Being overweight also causes other problems that make COVID-19 worse. Fat can cause the blood to become sticky and clot. Fat also begins to collect on the organs, which can negatively affect the immune system. Healthy cells become damaged, which makes it more likely that obese people who are exposed to viruses will catch them – even if they are vaccinated against them.
Stay Fit and Prevent Weight Gain During the Lockdown
Fortunately, there are several things you can do to lose weight to reduce the risk of being hospitalized due to COVID-19.
Eat Healthy Food
Now that we are in the “new normal,” grocers are better stocked and mask mandates make it easier and safer to go to the store. Instead of buying food loaded with sugars and preservatives, look for healthy, fresh foods.
Along with eating healthy food, you should also establish a healthy eating routine. Plan your meals and eat them at the same time each day. Then, don’t eat before bed so you don’t run the risk of gaining weight.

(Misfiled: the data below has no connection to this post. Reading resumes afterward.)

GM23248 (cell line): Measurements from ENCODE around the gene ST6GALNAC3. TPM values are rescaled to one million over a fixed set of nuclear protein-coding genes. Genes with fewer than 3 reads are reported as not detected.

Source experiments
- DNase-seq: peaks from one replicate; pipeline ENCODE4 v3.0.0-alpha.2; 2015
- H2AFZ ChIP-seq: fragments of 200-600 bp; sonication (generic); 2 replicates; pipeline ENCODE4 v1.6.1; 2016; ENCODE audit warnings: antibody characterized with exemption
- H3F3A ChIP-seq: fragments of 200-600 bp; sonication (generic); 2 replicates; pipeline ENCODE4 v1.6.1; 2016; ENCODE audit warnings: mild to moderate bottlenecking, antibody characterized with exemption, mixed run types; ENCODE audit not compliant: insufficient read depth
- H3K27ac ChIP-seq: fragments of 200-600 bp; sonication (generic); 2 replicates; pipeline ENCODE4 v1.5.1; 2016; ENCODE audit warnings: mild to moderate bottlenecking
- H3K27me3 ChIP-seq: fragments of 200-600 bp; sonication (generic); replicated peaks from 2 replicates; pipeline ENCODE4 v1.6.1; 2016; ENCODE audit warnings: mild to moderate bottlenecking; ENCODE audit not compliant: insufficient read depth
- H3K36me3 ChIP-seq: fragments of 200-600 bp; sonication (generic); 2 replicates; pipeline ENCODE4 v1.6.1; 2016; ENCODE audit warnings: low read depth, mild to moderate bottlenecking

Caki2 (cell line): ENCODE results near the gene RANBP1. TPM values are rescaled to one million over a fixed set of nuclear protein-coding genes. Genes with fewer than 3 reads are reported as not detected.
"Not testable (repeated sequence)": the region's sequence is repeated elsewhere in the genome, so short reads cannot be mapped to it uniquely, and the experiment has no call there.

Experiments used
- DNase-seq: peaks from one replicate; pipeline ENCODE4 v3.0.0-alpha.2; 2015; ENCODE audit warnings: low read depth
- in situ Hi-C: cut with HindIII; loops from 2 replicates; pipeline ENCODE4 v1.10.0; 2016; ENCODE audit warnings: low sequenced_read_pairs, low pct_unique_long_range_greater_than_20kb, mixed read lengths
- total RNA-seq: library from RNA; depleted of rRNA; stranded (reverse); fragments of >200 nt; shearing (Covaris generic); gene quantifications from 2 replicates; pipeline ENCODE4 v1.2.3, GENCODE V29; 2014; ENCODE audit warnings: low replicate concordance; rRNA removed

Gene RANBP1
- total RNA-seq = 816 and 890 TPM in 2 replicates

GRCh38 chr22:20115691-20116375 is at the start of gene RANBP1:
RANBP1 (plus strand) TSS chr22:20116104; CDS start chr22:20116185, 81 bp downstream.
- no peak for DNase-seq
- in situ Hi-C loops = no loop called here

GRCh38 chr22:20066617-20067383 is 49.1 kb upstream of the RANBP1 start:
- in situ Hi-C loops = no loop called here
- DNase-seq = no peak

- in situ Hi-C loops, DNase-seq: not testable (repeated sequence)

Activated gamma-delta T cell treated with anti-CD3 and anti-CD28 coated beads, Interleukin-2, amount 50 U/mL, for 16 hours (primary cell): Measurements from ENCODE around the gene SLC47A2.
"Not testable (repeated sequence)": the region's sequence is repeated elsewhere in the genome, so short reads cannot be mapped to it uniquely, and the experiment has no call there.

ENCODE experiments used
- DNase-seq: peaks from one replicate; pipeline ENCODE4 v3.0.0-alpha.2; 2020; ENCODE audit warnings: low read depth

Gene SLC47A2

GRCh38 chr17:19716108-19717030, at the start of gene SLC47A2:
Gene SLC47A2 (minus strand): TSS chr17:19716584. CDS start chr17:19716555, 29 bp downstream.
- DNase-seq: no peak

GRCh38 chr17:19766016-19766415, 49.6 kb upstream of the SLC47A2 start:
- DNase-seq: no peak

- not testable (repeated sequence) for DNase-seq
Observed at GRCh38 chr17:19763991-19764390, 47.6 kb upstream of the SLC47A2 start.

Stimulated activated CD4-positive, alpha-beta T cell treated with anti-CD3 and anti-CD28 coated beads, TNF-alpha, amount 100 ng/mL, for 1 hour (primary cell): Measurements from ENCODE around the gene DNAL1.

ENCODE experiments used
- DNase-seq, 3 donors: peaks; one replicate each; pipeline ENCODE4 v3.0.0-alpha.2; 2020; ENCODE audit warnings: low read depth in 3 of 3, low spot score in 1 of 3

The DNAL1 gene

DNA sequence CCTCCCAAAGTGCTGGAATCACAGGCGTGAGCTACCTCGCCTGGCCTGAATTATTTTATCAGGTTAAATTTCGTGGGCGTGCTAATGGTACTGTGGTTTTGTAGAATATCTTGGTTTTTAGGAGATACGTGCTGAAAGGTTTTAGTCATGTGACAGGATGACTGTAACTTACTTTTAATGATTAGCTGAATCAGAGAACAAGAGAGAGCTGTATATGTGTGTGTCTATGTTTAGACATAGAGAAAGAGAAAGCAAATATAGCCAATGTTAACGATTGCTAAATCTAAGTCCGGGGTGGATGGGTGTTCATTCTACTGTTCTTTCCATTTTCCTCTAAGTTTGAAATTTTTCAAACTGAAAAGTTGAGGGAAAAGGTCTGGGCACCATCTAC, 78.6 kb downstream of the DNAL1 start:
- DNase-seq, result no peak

Get a Daily Dose of Fresh Air
The body needs vitamin D and the sun is the best source of it. Vitamin D helps boost the immune system, which is vitally important during this pandemic. Getting fresh air will help you sleep, which will help you fight insomnia. Always keep in mind that insomnia can increase the chances of becoming obese.
Exercise Inside Regularly
Regular exercise can help prevent obesity. If you can exercise outside, that’s great. But, if you are stuck inside working all day, you’ve got to find time to exercise inside, too. One of the best ways to increase movement in your life is to plan five minutes of constant movement during every 30 minutes of work.
At the top of the hour, set an alarm for 25 minutes past. Then, exercise for five minutes. At the 30-minute mark, set the alarm for 55 minutes past. Then, exercise for another five minutes. Repeat this throughout the day. After eight hours of work, you’ll have exercised for a total of 80 minutes.
In those five minutes, you can jog up and down your stairs, do five one-minute planks, or do one minute of jumping jacks, sit-ups, lunges, squats, and burpees.
Another way to help fight obesity is to feel full. Drinking plenty of water throughout the day will help you stay hydrated and feel full. You can get your hydration from water or from other healthy beverages like unsweetened tea. Fruits and vegetables also provide hydration. When you are hydrated, your blood pumps more efficiently. Proper hydration also helps the body burn calories and removes waste more efficiently.